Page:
Equality, Entitlement, and Earning: the 3 Es of sociology. These words define the way in which we live and at the moment, the current economic and political climate of our society. In fact, these very words are the main cause of concern for many of the protests and demonstrations which have made themselves known across the world. Within this article, I will discuss each of these terms and then move onto the main topic: true entitlement.
Equality – one of the most misinterpreted words in our vocabulary. To many of the ideals of the world, this word has become a fundamental tenet and heavily related to the next two words. To them, it shares the same definition of its math variant; that being the case where two or more variables are equal in value to each other. Now, that definition isn’t wrong in the math sense, as equality does mean that, but it is also that very reason why we cannot use the term when referring to humans. Equality suggests that people are the same, when we all know this to be false. This may sound trite, but all humans are unique individuals – no one is equal.
Just because the definition of equality is false doesn’t mean the concept of it is totally bad. In fact, libertarians themselves believe in equality. We approach it from a different angle than collectivists, however. Equality is not something which must be attained, it cannot be attained. What is can be, however, is the state in which everyone who is born is born with the same rights and privileges, and it is what they do in their life which allows them to earn their entitlement.
Entitlement – a sense of worth is something which, fundamentally, must be earned. If entitlement is not earned, then is it really entitlement? It is what a person does in their life which should determine how the world thinks of them and how they feel about themselves. True entitlement can only be earned through fair work.
Earning is the concept of gaining reward for doing work or exchanging reward for another reward. This is simplified in the form of currency, in which we use to symbolize how much work we have done, therefore, our entitlement. When we earn fairly, we as individuals are gaining entitlement. The problem comes, when someone gains what I call ‘Artificial Entitlement.
Artificial entitlement is in essence, unearned entitlement. In fact, by definition alone, unearned entitlement is not entitlement at all, so please think of artificial entitlement as something totally different – a feeling of worth without earning that worth. There are a lot of causes of this mentality, too many, in fact. The greatest cause must be, however, government reliance.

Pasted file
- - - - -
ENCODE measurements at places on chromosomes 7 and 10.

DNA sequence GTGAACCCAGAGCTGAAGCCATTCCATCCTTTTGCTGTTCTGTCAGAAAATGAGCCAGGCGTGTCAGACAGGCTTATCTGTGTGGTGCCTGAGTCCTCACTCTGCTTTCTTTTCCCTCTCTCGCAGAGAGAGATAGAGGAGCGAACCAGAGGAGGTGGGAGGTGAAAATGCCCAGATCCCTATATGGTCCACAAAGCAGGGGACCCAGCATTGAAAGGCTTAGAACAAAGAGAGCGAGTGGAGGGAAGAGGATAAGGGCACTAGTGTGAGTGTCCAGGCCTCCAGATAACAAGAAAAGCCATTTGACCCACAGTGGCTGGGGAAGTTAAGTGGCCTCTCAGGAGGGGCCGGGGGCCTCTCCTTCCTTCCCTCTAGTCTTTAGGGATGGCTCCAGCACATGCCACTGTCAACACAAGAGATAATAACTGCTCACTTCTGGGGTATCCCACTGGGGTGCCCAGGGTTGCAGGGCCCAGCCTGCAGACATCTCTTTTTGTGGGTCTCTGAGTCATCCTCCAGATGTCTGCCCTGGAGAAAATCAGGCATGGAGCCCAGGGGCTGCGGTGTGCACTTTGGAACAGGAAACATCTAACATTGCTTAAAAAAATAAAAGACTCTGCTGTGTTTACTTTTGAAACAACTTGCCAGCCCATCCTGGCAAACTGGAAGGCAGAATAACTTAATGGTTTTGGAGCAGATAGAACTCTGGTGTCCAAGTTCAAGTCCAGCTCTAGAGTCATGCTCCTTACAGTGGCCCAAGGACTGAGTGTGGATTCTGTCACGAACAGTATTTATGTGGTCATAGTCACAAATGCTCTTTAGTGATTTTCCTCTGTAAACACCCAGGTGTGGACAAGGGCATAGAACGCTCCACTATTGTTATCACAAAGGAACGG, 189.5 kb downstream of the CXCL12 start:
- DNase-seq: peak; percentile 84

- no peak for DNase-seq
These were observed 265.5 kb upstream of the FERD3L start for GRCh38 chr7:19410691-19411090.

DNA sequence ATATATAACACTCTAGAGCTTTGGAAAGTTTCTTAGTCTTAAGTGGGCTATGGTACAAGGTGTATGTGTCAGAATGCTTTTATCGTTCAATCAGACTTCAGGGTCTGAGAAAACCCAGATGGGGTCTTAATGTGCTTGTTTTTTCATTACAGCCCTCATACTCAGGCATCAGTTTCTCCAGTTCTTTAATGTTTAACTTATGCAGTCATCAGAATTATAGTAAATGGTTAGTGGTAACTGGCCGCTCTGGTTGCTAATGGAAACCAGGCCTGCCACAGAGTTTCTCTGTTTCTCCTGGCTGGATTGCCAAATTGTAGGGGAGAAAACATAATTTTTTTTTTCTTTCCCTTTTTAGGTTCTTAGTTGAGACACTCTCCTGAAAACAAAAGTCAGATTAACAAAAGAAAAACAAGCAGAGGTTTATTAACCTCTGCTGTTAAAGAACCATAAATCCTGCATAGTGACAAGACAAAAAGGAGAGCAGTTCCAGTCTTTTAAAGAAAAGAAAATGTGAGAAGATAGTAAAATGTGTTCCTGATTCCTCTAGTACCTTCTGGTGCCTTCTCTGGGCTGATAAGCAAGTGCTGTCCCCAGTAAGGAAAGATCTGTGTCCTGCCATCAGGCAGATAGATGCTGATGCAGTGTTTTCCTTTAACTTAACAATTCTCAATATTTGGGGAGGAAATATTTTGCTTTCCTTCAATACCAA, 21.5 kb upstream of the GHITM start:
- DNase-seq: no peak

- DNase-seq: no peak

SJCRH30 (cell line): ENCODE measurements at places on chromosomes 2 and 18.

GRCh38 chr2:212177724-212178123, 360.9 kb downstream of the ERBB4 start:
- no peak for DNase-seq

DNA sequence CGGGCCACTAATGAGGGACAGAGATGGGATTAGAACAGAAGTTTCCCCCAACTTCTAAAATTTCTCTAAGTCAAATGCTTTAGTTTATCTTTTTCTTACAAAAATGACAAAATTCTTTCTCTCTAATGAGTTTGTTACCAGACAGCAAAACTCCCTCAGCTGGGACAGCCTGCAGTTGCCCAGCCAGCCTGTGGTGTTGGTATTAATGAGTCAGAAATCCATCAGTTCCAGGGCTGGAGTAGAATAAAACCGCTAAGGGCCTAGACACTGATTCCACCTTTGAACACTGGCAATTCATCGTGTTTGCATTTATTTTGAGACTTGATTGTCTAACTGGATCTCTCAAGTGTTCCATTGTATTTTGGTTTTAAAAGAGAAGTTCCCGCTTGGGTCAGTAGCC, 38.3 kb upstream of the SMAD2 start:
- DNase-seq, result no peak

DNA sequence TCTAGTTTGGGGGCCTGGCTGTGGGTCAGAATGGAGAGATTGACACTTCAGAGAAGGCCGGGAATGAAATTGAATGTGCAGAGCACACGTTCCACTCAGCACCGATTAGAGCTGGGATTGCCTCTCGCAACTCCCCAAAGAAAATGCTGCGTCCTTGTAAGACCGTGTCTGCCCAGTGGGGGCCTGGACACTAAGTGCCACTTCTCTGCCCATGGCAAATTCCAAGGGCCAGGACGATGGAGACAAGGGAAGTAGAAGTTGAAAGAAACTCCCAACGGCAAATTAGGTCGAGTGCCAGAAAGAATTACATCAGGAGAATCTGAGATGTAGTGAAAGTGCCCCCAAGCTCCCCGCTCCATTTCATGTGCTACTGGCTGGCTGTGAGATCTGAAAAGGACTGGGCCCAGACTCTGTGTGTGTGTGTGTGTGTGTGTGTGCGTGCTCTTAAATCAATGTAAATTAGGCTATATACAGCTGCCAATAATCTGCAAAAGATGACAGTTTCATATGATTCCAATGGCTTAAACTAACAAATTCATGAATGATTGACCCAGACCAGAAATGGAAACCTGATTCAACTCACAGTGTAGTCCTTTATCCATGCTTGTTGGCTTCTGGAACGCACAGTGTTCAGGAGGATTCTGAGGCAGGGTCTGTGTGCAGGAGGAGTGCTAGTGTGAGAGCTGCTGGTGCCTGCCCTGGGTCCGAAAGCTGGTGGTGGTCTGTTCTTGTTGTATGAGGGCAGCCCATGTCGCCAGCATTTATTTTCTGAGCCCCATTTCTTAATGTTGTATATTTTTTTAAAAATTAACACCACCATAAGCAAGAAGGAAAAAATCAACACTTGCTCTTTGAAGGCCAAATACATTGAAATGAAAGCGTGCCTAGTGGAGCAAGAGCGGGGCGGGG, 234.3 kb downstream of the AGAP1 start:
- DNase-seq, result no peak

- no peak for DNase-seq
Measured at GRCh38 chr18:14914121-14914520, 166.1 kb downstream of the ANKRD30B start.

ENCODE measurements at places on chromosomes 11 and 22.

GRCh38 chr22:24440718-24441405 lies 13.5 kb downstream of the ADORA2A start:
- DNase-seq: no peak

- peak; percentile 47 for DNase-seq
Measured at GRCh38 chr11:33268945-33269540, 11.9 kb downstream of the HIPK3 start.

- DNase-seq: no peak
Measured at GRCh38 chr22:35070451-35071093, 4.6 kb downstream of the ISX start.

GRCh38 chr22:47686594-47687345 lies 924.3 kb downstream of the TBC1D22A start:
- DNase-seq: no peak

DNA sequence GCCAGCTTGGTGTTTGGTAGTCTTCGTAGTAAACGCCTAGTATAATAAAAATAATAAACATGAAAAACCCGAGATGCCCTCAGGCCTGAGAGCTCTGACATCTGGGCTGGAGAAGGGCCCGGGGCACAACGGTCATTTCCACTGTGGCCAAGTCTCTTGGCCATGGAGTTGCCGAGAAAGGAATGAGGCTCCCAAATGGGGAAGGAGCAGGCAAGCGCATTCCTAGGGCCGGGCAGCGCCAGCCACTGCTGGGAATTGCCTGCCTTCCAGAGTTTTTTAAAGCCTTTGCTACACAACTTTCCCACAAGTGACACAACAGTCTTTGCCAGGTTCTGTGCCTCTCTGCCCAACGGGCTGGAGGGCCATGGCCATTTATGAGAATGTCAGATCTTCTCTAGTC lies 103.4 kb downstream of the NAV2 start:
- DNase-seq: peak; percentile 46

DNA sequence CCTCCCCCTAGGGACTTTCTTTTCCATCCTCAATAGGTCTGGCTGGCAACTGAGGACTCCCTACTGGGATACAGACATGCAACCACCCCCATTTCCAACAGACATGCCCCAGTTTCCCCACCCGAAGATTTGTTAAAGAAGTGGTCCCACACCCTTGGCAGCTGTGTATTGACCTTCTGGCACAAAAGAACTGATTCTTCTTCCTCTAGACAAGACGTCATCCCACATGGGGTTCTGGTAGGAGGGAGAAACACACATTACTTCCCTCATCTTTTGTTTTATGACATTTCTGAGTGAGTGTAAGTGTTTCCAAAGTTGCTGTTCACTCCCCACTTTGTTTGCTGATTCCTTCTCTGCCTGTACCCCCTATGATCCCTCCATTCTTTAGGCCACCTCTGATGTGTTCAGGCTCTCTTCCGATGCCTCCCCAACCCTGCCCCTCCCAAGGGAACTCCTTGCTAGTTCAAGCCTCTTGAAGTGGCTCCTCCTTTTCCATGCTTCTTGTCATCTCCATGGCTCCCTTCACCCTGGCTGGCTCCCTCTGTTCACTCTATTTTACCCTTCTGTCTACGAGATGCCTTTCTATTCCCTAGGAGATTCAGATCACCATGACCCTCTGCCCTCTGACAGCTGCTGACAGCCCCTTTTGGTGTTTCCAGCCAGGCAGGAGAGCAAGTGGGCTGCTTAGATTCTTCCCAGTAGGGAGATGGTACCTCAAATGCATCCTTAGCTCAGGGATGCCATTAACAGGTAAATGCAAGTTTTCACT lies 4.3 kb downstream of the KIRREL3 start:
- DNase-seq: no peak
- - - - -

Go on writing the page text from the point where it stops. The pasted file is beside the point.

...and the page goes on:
There is an ethical difference between welfare and ‘welfare’, and for the sake of convenience, let’s call the negative latter ‘public bribes’. The former term is used to describe the concept of giving financial aid to citizens of a nation who cannot look after themselves. This is perfectly ethical as these people would die otherwise and are incapable of earning entitlement. The latter, however, is nothing more than a political ploy that has come to backfire on the instigator.
When welfare is given to those who do not need it, or are capable of earning themselves, this is called a public bribe. Public bribes are one of the more subtle but no less disgusting actions a government can undertake and are one of the sole sources of artificial entitlement. When someone can receive without working, gain without earning and leach off the system just so some politicians can receive votes, then we have a problem. Welfare is not a tool for politicians to use to gain votes, neither is it a means of people gaining entitlement without earning it.
There is another problem to this unfair acquisition of artificial entitlement, however. When someone earns entitlement properly, the work experienced gaining that entitlement allows the earner to mature. This means that they will, at least sub-consciously, know what their entitlement is worth. When someone gains artificial entitlement, they do not gain this maturity and instead tend to expect more, and even get upset when that entitlement is stripped from them. We have seen this in today’s society as the people who could, didn’t. When finally, the state decided to strip these people of their false entitlement, they were met with open aggression as the artificially entitled masses started to believe that their lack of work was actually worth something.
To summarize what I am trying to get across: people must stop expecting entitlement unless they earn it. This should be one of the most basic principles, but to repeat is: you must work to earn. This is not only fair but necessary in society. Why should others work hard so others may slack off? The answer: they shouldn’t. The sad thing is, this already happens. Throughout history, the doers have had to look after the don’ts, and that is what must end.